As most church leaders deliberate on plans in response to the new guidelines, at least one church has already been practising smaller group meetings – and there have been notable positive effects.
Yio Chu Kang Chapel’s Lead Pastor Rick Toh of elaborated on his church’s approach: “Since February 22, YCK Chapel has suspended her large-size group weekend worship services and mid-size group ministry meetings.
“Members are now meeting in their Small Groups – like house churches (SGHC) – for their weekly worship. Most of these SGHC are hosted at members’ homes. Some of them are held in the church premises, but in different rooms. They meet on Saturdays or Sundays. These Small Groups have a max size of 25 pax.
“Each SGHC has their own worship, prayer, offertory and communion. However all will view the same recorded announcement (with exhortation from the church leaders) and a recorded sermon.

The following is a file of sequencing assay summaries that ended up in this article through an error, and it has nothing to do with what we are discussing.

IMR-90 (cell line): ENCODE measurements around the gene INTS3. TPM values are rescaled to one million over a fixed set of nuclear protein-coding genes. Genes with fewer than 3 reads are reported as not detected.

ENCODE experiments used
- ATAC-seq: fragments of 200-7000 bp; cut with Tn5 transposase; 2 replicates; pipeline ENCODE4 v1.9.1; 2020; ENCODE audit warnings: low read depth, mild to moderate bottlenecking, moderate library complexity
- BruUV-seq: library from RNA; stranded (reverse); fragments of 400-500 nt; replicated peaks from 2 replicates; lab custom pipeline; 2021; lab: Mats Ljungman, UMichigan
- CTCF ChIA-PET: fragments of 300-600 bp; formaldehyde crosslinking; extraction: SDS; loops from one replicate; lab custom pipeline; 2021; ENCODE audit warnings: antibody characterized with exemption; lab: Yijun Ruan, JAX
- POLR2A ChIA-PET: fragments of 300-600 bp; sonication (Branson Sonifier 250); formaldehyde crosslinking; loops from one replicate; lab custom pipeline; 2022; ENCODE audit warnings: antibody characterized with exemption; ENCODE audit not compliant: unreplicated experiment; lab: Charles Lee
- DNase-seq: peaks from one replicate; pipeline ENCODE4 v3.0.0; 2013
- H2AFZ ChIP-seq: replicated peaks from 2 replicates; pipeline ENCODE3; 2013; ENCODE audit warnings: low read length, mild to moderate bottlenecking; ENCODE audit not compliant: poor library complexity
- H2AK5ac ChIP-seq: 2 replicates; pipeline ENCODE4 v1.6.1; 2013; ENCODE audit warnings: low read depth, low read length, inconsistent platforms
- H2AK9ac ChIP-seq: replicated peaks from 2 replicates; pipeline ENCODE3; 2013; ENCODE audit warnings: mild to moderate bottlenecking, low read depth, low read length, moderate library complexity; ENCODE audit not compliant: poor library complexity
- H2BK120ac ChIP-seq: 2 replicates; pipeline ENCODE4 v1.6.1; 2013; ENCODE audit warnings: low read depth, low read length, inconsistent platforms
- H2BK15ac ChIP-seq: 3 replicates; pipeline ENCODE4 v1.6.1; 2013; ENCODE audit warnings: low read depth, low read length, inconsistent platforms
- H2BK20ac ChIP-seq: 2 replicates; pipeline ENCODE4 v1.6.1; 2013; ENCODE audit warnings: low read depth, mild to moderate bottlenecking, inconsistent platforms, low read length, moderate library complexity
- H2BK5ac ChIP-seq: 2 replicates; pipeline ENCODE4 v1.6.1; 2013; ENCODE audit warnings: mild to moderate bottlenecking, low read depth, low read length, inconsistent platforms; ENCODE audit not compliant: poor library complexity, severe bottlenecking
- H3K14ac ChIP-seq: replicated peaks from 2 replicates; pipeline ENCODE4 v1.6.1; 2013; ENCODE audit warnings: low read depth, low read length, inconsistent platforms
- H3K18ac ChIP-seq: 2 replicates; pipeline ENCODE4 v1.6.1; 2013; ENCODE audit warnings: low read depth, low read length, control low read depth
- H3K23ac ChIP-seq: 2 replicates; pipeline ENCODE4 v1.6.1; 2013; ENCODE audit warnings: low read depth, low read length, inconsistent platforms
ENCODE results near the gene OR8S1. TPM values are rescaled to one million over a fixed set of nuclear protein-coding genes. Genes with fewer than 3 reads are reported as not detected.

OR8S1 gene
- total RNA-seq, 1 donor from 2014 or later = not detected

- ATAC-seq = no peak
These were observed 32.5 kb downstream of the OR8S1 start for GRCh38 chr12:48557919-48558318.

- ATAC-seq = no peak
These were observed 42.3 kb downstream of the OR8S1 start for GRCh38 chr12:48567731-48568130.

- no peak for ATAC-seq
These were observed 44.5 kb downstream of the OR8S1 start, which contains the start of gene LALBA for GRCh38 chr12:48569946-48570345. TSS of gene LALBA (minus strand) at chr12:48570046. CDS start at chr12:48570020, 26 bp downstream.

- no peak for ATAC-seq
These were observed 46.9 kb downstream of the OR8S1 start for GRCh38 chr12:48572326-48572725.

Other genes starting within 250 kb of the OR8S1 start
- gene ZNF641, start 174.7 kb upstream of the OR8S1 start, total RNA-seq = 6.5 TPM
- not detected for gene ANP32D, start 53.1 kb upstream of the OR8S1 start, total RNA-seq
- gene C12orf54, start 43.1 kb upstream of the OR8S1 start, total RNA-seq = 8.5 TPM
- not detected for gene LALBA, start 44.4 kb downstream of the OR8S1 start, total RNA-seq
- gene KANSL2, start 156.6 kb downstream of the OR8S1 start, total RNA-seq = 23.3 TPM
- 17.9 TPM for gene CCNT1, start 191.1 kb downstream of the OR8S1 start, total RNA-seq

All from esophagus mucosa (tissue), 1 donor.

“Each SGHC will have a time of discussion after viewing the recorded sermon before ending with fellowship over a meal. Some of these SGHC have their own children’s programme too.”
Pastor Toh offered four guiding principles that have helped his church make their decisions. Sharing this with Thir.st, he talked about:
- Stewardship. “We are concerned for the welfare of our members. Our calling is to protect them from danger. Meeting in smaller groups will lessen the risk of exposure to infection.”
- Social Responsibility. “We want to practise what is proper to minimise the risk of spreading the virus.”
- Obedience. “Our obedience to God and His Word calls us to meet in whatever way possible. Rather than uni-directional live streaming, we see that Small Groups will help us obey the one-anothering mandate in Hebrews 10:24-25.”